Lancaster County Judge Margaret Miller made the ruling at a hearing last week regarding Dante Seals skipping his Aug. 4 trial date over felony weapons charges and fleeing police.Seals, 25, was free since January when bondsman Sylvester “Casey” Jones posted $110,000 cash bail on six felonies and related, lesser counts.
The U.S. Marshals Fugitive Task Force, consisting of local sheriff deputies and other law-enforcement officials, nabbed Seals Aug. 19 at a Manheim Township hotel.
Jones, according to Judge Miller’s ruling, made no effort to find his client.
The task force located Seals after receiving tips on his whereabouts, according to Assistant District Attorney Amber Czerniakowski.
Bondsmen are required to search for a client that skips a court date and becomes a fugitive.
Bondsmen post bail for defendants who can’t on their own. In turn, the defendant pays the bondsman an interest sum.
A bond essentially guarantees that a defendant out on bail will show up for court.
Local prosecutors said it’s common practice for bondsmen to request back the bail they posted — even when the defendant flees. And they often get it back, prosecutors said.
That wasn’t the case Thursday in Judge Miller’s courtroom.
Jones asked her to return the cash posted; she refused.
Miller noted in court that Jones made no efforts to find Seals and only asked for his money back after the task force made the arrest, officials said.
Lancaster County District Attorney Craig Stedman said he hopes the ruling will prompt bondsmen to take action when a client — in this case, a previously-convicted felon — goes AWOL.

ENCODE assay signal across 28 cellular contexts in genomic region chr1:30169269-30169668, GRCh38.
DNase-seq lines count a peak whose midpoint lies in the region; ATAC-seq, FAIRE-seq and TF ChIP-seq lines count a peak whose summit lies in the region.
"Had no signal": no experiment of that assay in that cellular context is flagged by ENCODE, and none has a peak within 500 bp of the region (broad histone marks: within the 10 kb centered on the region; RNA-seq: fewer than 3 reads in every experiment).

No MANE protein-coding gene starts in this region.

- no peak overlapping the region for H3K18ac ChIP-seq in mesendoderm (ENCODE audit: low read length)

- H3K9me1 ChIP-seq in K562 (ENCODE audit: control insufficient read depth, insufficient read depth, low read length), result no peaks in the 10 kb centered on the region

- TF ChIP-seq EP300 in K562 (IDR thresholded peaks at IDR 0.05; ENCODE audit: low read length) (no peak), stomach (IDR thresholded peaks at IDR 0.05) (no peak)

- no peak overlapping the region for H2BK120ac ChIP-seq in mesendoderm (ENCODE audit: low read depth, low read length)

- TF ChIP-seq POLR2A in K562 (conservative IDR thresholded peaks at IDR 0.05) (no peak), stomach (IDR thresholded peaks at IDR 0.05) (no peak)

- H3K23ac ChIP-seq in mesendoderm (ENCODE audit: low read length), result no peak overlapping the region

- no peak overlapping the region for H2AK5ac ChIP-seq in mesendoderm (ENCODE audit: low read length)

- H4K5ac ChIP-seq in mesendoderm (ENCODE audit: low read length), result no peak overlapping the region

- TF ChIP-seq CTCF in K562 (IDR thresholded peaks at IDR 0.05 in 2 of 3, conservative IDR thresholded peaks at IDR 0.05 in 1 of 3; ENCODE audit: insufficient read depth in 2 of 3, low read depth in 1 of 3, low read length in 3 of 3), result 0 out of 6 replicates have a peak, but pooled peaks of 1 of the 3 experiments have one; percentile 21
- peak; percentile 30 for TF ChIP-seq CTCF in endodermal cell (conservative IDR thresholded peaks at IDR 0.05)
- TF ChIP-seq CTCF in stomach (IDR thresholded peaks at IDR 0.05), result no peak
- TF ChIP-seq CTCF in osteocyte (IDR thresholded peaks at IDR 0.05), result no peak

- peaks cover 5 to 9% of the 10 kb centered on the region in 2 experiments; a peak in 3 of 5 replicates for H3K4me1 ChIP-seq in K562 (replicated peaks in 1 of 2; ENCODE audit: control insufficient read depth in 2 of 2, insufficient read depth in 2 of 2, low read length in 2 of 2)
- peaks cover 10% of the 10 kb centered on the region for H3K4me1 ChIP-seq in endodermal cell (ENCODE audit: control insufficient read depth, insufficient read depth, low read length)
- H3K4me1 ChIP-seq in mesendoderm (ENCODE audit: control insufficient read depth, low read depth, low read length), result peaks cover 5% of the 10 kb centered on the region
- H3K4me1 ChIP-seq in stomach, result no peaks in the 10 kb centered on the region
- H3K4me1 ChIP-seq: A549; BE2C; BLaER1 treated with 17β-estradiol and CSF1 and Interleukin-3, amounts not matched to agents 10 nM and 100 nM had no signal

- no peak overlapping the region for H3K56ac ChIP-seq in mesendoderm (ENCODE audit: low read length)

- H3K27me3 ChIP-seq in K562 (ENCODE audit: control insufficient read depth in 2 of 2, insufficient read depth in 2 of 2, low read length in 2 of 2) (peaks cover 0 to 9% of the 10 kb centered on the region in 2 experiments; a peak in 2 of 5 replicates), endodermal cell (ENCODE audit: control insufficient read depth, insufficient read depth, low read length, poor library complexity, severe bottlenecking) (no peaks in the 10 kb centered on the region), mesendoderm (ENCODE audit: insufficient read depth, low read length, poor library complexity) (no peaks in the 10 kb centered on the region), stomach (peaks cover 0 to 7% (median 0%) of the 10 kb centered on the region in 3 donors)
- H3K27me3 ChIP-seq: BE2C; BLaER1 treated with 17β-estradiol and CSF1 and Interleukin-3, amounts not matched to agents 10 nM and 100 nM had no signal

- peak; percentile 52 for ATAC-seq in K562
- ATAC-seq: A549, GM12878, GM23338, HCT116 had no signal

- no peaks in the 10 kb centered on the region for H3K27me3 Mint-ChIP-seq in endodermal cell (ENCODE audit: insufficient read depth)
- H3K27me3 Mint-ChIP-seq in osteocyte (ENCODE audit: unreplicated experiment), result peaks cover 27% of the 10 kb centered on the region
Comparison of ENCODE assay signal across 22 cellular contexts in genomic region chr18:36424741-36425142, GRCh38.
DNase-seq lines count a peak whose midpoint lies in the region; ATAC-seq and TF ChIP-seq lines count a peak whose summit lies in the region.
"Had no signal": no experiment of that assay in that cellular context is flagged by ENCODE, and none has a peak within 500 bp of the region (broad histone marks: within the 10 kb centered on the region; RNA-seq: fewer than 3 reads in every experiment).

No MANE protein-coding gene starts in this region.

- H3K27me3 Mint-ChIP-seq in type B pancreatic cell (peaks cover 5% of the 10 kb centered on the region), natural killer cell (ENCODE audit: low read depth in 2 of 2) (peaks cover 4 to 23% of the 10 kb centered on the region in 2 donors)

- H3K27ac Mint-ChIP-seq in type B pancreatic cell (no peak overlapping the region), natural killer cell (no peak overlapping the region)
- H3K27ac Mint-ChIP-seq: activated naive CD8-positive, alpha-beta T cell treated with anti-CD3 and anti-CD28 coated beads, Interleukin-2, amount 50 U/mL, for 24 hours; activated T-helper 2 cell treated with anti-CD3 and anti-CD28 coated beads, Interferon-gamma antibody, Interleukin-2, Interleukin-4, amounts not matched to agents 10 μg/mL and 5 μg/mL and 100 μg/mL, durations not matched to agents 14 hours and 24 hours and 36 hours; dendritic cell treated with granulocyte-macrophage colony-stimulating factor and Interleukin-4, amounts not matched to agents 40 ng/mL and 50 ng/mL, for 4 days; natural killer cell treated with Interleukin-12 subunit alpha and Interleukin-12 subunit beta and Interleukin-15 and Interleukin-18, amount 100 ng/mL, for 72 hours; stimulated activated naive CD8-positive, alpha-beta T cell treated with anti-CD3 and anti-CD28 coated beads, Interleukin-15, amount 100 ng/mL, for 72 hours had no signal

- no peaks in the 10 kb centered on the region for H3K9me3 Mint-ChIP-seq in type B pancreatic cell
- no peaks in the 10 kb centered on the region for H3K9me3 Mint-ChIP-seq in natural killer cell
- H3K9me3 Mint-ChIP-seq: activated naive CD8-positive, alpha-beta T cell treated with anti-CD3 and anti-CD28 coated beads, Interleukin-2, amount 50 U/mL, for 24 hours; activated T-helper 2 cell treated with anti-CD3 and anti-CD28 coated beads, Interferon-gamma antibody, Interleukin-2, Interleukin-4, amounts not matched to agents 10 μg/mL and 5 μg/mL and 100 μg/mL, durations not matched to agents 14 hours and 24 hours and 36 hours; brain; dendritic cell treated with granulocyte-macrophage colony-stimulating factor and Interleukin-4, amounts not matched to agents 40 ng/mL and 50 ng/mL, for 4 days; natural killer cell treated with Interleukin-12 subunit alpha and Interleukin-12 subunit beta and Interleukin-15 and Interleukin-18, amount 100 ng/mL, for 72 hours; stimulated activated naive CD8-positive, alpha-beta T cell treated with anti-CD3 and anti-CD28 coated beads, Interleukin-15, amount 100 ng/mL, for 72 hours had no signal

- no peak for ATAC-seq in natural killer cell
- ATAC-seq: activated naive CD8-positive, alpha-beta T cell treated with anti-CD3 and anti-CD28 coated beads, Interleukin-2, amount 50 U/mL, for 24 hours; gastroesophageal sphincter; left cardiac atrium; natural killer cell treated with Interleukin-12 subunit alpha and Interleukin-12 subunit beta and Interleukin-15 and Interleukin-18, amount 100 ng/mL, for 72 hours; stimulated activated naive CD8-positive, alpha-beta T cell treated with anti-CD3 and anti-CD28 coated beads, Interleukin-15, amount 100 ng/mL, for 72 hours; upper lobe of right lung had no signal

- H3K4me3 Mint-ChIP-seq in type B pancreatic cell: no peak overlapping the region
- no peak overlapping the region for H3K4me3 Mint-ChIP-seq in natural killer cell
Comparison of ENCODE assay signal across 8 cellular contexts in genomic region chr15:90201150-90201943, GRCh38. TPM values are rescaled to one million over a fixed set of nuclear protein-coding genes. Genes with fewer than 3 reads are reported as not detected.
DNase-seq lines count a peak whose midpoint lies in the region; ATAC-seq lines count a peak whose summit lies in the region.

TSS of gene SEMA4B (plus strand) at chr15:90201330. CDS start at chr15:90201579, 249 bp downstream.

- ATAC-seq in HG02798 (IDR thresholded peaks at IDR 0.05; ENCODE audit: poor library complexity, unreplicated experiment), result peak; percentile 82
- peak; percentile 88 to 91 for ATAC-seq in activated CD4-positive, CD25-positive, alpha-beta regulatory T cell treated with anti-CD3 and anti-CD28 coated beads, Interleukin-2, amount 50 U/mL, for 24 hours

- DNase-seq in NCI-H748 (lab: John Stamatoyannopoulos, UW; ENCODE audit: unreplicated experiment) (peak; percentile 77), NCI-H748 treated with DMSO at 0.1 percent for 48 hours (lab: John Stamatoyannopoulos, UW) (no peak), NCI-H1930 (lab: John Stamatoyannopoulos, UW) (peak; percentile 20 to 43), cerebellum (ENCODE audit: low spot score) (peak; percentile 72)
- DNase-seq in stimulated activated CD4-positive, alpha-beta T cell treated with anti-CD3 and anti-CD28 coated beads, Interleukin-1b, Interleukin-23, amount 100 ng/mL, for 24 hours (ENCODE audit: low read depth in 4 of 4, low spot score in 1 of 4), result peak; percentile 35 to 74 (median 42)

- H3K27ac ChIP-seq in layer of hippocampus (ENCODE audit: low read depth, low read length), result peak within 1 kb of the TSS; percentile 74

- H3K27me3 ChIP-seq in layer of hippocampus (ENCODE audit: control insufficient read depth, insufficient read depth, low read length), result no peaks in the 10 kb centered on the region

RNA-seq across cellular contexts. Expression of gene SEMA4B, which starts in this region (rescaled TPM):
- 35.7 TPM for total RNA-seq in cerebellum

“Bondsmen have obligations which go along with money they receive,” Stedman said. “But, for many years, they have only rarely been held accountable when the defendant fails to appear.”
Seals’ bond is believed to be one of the largest forfeitures here in recent history.
“Hopefully, this ruling will lead to closer scrutiny of the cases (bondsmen) are willing to take, as well as improved court effiency,” Stedman said.
Attempts to reach Jones weren’t successful.
Also in court last week, Miller raised Seals’ bail to $2 million. A new trial date hasn’t been set.
Regarding Seals’ charges, he is accused of having a loaded, .40-caliber pistol in July 2013 that was reported stolen the previous month.
Seals allegedly ran from Lancaster city Police officers when they were called to a home on East Walnut Street July 12, 2013, for a domestic dispute, court documents show. Seals also had a chrome revolver, documents show.
He has a prior felony conviction in Baltimore, Md. for drug-dealing which prohibits him from possesing firearms, according to city police Lt. Todd Umstead.